The Realities of Corporate Social Responsibility

Over the last two decades, Corporate Social Responsibility (CSR) has become a business priority. Some companies have wide-ranging goals, while others contribute directly to the social issues that impact their employees and the well-being of the communities that affect their business goals. An effective CRS strategy should include three pillars: Clients, People, and Community.

Nowadays, there is a growing focus to disguise CSR as a business discipline with the expectation that every initiative should deliver business results. In my humble opinion, that may very well be expecting too much as it deters from CRS’s primary purpose:  to align a company’s social responsibility objectives with its business purpose and values.

If, in the process, CSR activities improve efficiencies that positively impact corporate performance and enhance the bottom line, well, that’s just gravy. Those outcomes should be an overflow, not the reason for existing. Some of the most philanthropic people I know, for instance, give from the bottom of their hearts. They give because they care and because they have built their businesses from the ground up and understand community investment.

In my experience, well-managed, reputable companies are interested in developing a strong CSR program that aligns with their purpose and core values. Beyond the satisfaction of addressing the needs in the community, such a company will also derive unique rewards from giving back.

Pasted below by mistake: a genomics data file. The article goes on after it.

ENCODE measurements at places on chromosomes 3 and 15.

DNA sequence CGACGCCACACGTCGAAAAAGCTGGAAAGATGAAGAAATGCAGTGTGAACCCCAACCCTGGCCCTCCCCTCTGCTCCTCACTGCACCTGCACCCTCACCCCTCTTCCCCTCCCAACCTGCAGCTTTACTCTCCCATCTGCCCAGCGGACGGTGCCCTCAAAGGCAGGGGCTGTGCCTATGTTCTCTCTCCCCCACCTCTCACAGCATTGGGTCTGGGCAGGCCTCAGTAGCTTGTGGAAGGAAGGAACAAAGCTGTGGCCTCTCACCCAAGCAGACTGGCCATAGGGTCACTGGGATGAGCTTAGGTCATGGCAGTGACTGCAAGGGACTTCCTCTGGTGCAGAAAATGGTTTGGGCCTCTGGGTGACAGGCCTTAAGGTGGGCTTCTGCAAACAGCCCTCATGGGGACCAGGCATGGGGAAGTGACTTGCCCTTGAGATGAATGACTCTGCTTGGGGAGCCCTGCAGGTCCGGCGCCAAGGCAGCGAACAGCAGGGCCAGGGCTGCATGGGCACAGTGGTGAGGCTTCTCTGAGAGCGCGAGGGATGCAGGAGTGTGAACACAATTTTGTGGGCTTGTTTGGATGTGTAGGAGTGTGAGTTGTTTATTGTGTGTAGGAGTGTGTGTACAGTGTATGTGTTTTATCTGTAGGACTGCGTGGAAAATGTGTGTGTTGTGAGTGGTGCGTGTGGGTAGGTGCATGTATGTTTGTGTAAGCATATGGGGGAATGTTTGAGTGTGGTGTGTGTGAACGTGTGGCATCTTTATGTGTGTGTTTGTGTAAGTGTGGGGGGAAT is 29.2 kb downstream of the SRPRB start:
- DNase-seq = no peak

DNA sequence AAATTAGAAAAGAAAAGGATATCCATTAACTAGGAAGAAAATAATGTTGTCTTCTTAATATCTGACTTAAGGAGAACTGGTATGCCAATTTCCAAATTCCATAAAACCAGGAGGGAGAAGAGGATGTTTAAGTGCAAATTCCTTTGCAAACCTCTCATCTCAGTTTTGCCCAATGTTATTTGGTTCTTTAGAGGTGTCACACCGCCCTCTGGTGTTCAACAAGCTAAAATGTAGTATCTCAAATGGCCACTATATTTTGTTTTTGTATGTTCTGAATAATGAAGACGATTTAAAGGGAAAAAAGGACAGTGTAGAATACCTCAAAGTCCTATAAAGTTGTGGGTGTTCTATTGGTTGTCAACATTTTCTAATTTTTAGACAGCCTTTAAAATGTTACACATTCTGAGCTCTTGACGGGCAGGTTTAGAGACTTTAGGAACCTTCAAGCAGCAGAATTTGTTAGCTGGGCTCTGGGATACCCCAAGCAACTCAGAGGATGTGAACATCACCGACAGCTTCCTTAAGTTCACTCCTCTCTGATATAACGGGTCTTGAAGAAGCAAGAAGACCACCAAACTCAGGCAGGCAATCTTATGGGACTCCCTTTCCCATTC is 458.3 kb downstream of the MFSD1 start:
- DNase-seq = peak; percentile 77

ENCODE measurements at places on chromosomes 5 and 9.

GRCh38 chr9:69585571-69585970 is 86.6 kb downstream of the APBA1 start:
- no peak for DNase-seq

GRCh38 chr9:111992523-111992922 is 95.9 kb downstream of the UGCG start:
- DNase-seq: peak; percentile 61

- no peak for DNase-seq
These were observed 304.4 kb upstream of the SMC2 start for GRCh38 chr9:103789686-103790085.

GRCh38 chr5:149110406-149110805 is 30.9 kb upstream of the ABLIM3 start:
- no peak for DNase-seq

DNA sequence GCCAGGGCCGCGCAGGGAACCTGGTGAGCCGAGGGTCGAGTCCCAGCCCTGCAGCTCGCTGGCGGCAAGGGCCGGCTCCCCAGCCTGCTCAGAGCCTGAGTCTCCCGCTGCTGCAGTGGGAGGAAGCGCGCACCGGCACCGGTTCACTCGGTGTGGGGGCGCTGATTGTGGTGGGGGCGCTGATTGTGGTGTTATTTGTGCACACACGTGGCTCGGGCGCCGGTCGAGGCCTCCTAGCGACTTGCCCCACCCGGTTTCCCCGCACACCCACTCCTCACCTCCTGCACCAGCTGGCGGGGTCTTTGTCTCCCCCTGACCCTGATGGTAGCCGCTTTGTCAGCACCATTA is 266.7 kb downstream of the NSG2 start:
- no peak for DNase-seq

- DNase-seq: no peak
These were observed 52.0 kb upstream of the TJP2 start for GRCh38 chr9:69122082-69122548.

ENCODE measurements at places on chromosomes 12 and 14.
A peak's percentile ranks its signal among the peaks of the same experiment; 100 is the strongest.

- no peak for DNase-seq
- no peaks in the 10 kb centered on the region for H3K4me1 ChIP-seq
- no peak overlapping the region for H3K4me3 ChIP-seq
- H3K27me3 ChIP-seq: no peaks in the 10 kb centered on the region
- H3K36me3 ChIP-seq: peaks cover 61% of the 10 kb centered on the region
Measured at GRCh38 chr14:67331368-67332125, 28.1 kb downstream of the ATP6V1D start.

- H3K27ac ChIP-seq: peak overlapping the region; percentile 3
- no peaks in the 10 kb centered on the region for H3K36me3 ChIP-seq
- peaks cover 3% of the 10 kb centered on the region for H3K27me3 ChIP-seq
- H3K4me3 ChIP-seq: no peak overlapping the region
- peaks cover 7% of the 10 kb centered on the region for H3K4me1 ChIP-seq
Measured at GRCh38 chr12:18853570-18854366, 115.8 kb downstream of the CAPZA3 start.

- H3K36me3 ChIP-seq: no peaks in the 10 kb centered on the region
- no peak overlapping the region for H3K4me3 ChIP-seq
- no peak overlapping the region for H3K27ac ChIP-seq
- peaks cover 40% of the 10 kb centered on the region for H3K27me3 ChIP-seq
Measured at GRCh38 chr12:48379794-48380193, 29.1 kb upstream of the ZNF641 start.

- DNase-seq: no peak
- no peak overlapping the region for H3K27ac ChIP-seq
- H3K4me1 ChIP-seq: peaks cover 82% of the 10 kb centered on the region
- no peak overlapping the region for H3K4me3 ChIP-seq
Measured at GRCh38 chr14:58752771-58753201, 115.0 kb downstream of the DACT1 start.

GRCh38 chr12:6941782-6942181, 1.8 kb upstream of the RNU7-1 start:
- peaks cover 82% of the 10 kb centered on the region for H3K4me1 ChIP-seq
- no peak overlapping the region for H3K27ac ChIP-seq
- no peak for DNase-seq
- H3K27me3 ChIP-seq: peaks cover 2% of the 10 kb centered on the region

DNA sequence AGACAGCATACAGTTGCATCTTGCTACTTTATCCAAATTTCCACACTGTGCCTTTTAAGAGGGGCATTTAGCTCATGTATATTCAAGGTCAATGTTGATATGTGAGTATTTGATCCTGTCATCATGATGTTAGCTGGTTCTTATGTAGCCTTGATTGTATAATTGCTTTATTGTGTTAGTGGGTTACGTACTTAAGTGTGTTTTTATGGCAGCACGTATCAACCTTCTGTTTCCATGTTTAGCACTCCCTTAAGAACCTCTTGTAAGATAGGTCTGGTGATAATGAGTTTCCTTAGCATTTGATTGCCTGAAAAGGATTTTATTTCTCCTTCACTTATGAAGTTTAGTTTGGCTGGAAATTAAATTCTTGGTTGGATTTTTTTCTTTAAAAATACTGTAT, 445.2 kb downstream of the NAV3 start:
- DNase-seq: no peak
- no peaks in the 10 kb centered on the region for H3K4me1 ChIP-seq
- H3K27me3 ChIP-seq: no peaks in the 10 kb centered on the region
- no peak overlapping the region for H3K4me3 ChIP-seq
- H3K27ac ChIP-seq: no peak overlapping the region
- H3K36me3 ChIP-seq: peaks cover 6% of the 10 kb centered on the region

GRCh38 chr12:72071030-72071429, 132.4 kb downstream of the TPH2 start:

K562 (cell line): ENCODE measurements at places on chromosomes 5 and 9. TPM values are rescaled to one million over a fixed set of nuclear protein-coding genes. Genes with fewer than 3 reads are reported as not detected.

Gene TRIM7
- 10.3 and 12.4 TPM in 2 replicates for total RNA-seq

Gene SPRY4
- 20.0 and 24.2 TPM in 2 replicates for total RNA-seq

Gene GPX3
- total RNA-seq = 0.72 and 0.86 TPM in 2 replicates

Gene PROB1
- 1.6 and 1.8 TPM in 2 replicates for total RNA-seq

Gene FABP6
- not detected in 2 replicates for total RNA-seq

Think about how your support will endear you to clients and consumers. Perhaps most importantly, consider how your employees will respond to your generosity. Community engagement cultivates a positive culture and exceptional value for employees. It makes your employees feel really good about themselves and the company they work for, which makes them feel good about your leadership as a CEO or business owner. People want to be associated with goodwill and CSR adds that work/community balance that people desire.

In case you’re still not convinced that CSR is right for your business, below are the top reasons you should consider a robust CSR strategy.

  • Philanthropy builds healthier communities, which helps the economy to prosper.
  • Social responsibility allows employees to leverage corporate resources for the well being of their communities. Those joint employee efforts can achieve substantial results while bolstering recruitment, engagement, and retention.
  • CSR builds feelings of trust and goodwill with clients, which drive sales.
  • Networking with community leaders through CSR initiatives, diversifies relationships, which can be rewarding.
  • Charitable investments come with tax benefits.

Lastly, don’t forget that CSR begins at home.  Sometimes companies overlook how they treat and support their employees. A company that substantially contributes to charitable organizations but doesn’t take good care of its workforce is not living up to certain values. Diversity and inclusion also play an essential role in CSR. If your company’s leadership prioritizes these issues, it will create a social responsibility culture that serves employees, clients, and communities well.


Related content:

Workplace Culture Is Important for Many Reasons
Creating a High Trust Culture at Work 
When We Practice Corporate Social Responsibility, Everyone Benefits!



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